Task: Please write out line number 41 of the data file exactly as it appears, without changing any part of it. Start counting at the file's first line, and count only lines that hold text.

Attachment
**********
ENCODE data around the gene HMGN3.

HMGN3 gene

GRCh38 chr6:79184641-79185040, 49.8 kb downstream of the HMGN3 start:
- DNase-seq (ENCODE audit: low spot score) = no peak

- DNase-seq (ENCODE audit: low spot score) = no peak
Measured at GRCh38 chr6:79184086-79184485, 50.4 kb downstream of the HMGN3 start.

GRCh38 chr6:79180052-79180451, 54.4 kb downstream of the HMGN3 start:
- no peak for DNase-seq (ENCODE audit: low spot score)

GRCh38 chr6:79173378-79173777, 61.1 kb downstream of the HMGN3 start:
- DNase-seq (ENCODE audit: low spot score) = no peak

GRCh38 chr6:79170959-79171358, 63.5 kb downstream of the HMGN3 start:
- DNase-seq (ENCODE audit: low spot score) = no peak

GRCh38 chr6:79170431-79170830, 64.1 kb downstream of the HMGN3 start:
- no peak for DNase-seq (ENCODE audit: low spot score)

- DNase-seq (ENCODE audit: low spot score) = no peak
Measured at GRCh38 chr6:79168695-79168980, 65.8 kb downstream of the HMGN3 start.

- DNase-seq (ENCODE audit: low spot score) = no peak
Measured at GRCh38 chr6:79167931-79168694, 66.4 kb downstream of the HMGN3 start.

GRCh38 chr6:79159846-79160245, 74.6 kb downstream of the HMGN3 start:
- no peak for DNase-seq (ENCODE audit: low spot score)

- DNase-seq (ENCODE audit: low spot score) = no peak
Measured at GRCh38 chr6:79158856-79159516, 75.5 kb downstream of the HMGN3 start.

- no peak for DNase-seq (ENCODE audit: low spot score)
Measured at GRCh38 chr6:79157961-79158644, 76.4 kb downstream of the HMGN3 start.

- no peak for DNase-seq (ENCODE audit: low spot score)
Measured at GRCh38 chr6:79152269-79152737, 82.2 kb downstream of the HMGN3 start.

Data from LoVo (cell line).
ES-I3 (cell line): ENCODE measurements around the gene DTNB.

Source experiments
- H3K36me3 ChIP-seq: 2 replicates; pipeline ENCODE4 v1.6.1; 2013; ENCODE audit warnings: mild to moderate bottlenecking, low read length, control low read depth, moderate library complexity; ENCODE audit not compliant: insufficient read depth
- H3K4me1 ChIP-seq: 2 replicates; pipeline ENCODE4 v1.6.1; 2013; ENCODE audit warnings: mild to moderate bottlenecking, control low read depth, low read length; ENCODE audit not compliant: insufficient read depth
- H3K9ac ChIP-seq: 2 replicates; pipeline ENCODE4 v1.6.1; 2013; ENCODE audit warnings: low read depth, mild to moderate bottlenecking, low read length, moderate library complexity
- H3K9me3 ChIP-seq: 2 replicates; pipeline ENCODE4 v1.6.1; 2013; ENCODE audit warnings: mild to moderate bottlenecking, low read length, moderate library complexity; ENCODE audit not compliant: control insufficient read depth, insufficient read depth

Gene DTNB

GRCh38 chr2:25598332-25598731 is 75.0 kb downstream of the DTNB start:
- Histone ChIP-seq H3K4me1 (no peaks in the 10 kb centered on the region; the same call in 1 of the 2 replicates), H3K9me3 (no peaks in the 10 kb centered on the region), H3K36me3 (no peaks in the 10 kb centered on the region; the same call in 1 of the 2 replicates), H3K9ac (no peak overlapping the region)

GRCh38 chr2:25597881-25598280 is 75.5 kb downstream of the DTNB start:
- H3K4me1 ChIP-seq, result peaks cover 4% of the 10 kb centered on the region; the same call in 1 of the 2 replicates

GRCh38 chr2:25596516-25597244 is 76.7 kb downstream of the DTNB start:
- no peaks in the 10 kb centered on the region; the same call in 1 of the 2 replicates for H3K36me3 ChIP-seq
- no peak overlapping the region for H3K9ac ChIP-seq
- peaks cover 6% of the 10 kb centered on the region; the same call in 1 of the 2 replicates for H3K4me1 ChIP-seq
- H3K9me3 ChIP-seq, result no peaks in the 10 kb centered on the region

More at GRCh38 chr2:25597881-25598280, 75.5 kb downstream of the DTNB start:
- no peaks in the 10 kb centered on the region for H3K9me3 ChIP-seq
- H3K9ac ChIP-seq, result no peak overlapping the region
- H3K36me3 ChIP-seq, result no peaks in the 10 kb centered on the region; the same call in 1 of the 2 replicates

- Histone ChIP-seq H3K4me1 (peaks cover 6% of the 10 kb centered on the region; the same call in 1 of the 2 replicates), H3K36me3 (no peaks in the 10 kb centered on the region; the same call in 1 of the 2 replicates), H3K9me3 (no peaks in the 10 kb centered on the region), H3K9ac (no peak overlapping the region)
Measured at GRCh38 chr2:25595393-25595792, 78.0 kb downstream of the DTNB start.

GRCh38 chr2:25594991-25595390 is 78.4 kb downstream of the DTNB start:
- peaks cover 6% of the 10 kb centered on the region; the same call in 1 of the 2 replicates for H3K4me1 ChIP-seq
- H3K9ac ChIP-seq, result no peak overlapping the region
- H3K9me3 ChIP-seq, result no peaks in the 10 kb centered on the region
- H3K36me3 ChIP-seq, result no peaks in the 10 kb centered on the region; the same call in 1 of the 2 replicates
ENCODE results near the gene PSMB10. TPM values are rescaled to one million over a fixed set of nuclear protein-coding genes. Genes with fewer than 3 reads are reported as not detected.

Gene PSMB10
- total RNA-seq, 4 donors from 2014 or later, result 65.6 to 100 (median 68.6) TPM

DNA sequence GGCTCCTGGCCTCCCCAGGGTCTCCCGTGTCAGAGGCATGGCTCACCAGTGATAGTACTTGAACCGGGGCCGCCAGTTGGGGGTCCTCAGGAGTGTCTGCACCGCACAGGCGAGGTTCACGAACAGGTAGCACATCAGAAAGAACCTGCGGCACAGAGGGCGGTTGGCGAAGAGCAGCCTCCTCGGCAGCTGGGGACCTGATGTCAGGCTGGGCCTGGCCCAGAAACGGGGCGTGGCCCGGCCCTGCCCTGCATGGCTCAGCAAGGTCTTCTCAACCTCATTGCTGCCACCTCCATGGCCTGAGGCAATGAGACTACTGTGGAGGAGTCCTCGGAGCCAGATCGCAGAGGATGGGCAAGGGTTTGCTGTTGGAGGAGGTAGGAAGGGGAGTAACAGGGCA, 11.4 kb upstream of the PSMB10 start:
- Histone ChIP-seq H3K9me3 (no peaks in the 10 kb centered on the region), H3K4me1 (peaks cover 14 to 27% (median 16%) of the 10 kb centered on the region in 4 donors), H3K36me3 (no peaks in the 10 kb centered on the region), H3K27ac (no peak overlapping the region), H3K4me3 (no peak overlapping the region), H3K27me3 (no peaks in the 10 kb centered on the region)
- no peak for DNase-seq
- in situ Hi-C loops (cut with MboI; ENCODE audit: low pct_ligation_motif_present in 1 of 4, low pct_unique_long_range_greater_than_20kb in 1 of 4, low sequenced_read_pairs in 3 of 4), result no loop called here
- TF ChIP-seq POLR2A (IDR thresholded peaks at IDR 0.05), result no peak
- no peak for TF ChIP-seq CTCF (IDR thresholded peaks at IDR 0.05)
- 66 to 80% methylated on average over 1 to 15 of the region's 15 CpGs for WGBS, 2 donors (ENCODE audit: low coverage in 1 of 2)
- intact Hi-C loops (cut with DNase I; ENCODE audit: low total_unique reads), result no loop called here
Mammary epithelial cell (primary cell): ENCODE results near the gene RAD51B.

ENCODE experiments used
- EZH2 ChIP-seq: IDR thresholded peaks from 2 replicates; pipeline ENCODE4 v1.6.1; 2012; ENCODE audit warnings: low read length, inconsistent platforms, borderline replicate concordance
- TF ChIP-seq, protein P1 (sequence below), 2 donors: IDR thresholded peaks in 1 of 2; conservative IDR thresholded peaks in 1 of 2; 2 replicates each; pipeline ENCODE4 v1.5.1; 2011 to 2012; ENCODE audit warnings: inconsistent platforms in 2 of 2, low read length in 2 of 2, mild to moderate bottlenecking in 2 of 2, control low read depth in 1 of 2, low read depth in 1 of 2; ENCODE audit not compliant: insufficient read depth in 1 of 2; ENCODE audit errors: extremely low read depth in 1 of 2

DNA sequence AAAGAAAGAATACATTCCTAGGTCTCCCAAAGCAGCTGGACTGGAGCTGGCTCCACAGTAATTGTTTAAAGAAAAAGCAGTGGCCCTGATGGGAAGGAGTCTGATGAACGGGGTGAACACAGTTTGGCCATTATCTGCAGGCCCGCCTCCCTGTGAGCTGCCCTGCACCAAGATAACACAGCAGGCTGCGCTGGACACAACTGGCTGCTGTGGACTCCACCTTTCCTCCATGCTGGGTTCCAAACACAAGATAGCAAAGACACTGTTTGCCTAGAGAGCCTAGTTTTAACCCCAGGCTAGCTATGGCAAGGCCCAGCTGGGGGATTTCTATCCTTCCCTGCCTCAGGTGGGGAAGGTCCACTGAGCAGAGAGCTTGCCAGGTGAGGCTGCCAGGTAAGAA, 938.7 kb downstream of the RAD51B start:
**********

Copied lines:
- no peak overlapping the region for H3K9ac ChIP-seq